Marking half a decade of food and agricultural innovation, last month’s Thought for Food Summit brought together hundreds of students and entrepreneurs from around the world to imagine new solutions for feeding nine billion people by the year 2050. Christine Gould, founder and CEO of the TFF Foundation took the occasion to reflect on five years of learnings and encourage participants to flex, what she calls, a model for next generation innovation. “Young people should be the ones that decide the future of food because it will be their future,” she argued in her keynote talk. Through the six tentpole values that define next generation innovation—openness, collaboration, beginner’s mindset, entrepreneurial methods, purpose before paycheck and larger-than-life energy—young entrepreneurs to actively solve our most complex problems in new ways.

In short, next generation innovation is more about an attitude than a set methodology. Gould argues for openness, an embrace of diversity and interdisciplinary insights noting that, “The winners of the future will be those with access to new and unexpected forms of insights and partnerships.” Insights are just a spark—collaborative ways of working will be critical to nurturing insights into ideas. As digital natives, the next generation can form teams across geography and expertise. Additionally, a beginner’s mindset characterized by a designer’s willingness to look at problems in new ways will have teams asking a lot of questions to arrive at the right opportunity: Why? What if? What would it it take? Related to this beginner’s mindset if what Gould champions as an entrepreneurial method, leveraging open-source technologies to share information and to find support for their work, being unafraid to be in beta mode of prototyping and iteration. Purpose before paycheck speaks to the millenial search for meaningful work and larger-than-life energy is that naive approach that looks for the “magic” and disruptive opportunity in what might be perceived as mundane industries. MOLD spoke with Gould about her framework and why next generation values will define what’s next.

MOLD: After accessing so many bright minds and diverse ideas, where do you think the future of food and agriculture stands?

Christine Gould: What I see is that there are lots of passionate young people, when given the chance to get involved and bring their unique mindsets and values, that are excited about solving the problems of the world. They are not going to choose traditional farming anymore, they are going to bring a new business model, innovation and justice. And that is how we are going to be able to feed the future.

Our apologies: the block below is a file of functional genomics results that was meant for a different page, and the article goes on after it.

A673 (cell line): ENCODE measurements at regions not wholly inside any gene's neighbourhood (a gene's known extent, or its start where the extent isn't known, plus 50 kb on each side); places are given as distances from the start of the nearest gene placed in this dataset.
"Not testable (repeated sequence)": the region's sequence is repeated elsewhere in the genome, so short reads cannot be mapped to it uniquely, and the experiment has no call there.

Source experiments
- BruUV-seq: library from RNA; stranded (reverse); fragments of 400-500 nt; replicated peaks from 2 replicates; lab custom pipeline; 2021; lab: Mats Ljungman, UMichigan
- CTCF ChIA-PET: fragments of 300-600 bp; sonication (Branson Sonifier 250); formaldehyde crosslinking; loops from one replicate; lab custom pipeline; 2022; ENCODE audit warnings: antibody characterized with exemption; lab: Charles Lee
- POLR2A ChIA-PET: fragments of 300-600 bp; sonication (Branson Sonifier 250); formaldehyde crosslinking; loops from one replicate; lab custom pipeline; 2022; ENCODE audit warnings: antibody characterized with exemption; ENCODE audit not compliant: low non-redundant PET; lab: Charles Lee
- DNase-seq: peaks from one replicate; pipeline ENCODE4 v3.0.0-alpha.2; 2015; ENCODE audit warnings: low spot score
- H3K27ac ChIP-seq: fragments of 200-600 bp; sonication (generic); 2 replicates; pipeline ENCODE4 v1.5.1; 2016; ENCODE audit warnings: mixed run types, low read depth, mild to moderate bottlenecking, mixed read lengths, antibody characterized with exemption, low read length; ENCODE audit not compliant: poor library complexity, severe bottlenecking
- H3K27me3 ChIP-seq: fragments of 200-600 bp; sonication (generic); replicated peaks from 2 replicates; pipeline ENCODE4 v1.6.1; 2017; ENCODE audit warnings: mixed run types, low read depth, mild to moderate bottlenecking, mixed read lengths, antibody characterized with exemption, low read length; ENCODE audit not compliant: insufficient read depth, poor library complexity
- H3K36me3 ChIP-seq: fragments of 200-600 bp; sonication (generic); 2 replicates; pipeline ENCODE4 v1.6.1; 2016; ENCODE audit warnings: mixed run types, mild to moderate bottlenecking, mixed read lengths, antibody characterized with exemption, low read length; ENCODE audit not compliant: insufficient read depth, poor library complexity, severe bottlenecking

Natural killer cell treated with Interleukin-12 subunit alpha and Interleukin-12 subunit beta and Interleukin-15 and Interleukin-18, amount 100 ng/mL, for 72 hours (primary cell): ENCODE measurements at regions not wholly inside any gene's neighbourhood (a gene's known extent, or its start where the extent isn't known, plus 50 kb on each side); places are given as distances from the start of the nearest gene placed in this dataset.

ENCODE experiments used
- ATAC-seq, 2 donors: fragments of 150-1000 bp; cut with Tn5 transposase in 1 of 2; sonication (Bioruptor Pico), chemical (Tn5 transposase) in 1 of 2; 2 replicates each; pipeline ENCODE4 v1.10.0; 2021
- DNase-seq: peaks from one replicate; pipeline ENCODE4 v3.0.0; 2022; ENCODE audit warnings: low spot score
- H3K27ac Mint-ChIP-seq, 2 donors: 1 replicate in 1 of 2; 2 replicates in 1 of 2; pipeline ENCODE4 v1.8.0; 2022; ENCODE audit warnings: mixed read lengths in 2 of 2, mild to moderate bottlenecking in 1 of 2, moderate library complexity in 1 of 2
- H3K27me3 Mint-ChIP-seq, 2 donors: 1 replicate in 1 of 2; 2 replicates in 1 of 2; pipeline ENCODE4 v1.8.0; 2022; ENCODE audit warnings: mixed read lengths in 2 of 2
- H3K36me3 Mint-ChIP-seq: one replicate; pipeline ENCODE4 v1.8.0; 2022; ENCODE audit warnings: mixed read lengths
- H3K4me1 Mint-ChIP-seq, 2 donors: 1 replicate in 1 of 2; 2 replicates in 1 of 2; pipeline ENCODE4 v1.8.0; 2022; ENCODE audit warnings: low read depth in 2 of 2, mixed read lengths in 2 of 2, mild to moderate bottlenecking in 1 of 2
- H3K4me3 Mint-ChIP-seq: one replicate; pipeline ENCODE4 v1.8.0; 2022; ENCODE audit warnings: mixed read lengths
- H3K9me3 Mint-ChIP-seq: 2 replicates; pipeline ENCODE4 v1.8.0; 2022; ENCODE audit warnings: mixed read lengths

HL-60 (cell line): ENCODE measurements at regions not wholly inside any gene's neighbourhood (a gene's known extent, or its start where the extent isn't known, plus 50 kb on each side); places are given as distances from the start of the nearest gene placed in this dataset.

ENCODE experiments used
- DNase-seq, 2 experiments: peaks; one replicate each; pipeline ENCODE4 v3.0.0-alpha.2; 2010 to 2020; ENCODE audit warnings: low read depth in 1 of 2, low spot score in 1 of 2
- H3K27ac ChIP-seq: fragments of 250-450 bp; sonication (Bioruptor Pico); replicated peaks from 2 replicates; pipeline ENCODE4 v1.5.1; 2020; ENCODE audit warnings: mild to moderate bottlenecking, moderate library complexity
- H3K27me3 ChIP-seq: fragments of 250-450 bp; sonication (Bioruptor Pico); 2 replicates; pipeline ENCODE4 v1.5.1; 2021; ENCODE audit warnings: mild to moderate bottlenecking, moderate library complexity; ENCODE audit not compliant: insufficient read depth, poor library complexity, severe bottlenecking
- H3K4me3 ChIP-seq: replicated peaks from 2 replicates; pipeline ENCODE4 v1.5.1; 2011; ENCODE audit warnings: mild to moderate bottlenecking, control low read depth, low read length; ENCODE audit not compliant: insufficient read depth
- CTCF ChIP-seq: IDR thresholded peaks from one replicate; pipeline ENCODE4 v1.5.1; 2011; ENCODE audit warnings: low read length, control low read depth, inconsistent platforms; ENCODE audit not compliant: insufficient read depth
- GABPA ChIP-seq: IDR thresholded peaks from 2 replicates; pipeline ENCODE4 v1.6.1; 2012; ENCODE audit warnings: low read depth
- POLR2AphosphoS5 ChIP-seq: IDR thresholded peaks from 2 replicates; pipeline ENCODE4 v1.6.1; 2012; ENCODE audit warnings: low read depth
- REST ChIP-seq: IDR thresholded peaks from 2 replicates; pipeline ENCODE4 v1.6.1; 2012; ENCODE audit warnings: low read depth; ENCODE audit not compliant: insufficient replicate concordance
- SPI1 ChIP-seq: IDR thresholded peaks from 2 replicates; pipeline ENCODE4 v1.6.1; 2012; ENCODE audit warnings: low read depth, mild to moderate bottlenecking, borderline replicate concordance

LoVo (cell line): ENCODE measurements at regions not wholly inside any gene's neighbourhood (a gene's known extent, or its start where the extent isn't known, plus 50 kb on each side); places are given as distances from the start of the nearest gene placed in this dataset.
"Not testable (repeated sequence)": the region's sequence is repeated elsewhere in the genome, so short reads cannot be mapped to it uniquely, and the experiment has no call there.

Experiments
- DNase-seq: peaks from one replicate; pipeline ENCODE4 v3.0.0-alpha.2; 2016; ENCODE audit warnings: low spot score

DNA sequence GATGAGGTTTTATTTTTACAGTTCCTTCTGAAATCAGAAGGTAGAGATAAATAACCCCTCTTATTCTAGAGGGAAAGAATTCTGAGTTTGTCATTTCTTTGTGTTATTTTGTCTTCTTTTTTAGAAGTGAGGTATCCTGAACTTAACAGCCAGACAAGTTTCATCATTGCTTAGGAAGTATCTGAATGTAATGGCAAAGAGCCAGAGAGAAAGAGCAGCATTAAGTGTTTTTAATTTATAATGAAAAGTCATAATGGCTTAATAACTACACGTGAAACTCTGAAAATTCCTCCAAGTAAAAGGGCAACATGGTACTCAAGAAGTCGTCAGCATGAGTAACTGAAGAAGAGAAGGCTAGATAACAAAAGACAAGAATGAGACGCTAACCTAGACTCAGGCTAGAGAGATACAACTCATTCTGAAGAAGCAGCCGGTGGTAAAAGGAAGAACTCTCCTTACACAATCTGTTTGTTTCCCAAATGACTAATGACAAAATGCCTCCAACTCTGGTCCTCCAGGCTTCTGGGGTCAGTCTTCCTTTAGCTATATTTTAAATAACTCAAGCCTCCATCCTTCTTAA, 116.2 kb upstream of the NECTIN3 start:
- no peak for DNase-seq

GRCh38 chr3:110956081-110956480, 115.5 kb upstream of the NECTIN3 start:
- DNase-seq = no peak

We are on the 5th edition of the TFF summit, where is the energy coming from that fuels its continued success?

For us, our community is everything, that’s a unique point of the TFF movement. With people from more than 130 countries involved, you can imagine that we never hear the same perspective and priorities, but everyone working together with the same core ethos and next generation of values makes us unstoppable. Once you know you have these values and you know where to go, problems become opportunities and opportunities define what’s next.

If TFF keeps growing in this way, where do you think is going? What’s next?

Well, no TFF Summit is the same. Part of our spirit is to experiment, and somewhere we want to go next is to encourage less competition among the TFF Challenge start-ups and make them experiment and collaborate with each other. We want to offer open collaboration at all levels, so if we could provide them with the tools to develop a project instead of starting from scratch, the possibilities will be more exciting. Having an idea can be easy but the real challenge is to develop it and to make it a success.

Read more from Christine Gould and her case for next generation innovation at the Thought For Food Summit 2017.